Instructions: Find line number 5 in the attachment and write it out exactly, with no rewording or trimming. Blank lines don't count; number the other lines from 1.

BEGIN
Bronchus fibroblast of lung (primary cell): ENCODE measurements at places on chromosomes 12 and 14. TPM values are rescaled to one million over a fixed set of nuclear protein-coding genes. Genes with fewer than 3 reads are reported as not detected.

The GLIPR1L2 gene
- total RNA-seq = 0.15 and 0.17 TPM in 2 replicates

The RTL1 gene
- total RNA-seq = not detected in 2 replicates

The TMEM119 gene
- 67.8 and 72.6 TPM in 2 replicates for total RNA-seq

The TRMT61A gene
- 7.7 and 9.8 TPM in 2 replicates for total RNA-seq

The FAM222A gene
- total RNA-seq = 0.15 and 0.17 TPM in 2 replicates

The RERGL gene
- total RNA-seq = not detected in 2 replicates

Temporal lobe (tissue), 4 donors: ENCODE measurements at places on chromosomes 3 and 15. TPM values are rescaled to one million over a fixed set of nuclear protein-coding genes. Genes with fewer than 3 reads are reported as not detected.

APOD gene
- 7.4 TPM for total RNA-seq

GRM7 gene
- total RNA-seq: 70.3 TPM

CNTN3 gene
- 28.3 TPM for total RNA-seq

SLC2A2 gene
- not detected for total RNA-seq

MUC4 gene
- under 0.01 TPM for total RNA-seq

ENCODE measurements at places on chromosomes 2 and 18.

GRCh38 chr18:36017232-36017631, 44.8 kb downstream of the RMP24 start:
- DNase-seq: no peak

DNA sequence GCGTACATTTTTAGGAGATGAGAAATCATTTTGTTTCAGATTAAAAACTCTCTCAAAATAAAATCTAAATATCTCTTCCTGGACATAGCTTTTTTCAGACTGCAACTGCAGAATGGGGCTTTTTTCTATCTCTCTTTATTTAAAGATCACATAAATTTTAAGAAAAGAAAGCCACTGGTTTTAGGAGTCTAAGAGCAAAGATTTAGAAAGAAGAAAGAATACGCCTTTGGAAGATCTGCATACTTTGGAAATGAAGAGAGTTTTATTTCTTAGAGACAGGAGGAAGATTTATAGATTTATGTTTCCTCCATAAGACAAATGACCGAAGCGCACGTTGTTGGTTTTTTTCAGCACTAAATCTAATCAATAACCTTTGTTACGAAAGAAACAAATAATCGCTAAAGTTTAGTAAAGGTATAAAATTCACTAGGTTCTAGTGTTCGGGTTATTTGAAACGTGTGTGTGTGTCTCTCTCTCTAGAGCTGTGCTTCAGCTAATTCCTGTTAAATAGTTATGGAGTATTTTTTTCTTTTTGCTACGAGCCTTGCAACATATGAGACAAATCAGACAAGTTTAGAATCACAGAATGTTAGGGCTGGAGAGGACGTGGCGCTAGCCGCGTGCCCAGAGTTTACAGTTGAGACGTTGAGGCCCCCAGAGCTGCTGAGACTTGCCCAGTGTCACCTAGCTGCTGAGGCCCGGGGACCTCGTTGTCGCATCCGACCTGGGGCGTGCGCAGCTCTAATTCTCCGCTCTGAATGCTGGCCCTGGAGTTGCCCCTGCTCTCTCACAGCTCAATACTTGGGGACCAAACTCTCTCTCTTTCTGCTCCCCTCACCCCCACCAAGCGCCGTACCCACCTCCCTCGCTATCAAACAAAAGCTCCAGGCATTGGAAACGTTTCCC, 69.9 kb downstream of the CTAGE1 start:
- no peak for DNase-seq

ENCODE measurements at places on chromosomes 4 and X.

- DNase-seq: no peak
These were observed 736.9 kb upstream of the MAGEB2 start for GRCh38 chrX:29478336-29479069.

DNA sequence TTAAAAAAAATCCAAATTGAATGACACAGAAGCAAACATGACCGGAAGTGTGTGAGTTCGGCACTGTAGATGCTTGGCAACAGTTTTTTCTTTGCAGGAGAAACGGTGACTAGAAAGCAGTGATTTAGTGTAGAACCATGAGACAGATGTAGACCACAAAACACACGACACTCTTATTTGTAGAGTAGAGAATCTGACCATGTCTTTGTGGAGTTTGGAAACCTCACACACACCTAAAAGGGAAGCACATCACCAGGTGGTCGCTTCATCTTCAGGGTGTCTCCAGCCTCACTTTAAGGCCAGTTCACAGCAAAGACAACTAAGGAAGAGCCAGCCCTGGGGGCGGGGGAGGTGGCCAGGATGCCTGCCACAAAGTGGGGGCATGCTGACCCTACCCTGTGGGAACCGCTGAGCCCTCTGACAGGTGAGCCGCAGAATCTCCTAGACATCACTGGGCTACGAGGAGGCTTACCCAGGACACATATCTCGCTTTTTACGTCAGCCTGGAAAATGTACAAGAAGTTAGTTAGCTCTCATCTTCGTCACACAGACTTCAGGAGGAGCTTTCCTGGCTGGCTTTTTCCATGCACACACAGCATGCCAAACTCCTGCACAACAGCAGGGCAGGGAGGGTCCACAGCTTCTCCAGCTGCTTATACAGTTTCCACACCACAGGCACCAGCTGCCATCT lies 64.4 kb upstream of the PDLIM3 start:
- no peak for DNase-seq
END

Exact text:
- total RNA-seq = not detected in 2 replicates